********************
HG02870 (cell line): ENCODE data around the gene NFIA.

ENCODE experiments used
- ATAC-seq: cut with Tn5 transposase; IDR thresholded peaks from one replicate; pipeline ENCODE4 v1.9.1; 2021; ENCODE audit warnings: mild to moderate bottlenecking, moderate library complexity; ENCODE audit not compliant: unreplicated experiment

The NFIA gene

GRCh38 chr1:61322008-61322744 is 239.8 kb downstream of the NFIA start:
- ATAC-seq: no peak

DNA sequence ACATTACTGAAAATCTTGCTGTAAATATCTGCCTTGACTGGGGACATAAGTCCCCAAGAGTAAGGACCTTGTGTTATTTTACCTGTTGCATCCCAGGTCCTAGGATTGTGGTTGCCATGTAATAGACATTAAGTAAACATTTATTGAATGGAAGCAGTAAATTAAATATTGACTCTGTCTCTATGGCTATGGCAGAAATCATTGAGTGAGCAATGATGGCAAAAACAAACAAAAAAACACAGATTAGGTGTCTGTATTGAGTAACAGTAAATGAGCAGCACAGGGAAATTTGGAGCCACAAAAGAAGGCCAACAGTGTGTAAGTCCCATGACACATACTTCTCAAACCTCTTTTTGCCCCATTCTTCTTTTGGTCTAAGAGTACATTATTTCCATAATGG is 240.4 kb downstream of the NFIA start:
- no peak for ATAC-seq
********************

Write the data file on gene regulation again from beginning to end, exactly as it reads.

HG02870 (cell line): ENCODE data around the gene NFIA.

ENCODE experiments used
- ATAC-seq: cut with Tn5 transposase; IDR thresholded peaks from one replicate; pipeline ENCODE4 v1.9.1; 2021; ENCODE audit warnings: mild to moderate bottlenecking, moderate library complexity; ENCODE audit not compliant: unreplicated experiment

The NFIA gene

GRCh38 chr1:61322008-61322744 is 239.8 kb downstream of the NFIA start:
- ATAC-seq: no peak

DNA sequence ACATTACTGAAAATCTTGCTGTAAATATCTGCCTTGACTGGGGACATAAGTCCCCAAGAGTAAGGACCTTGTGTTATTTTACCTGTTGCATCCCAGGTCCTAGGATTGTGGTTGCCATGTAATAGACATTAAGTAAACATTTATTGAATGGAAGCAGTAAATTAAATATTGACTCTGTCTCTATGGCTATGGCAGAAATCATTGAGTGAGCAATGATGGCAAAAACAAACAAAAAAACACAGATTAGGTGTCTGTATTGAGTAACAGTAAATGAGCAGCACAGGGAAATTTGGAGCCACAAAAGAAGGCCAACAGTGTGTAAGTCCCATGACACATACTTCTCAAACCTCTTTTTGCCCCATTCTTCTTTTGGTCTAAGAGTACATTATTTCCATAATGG is 240.4 kb downstream of the NFIA start:
- no peak for ATAC-seq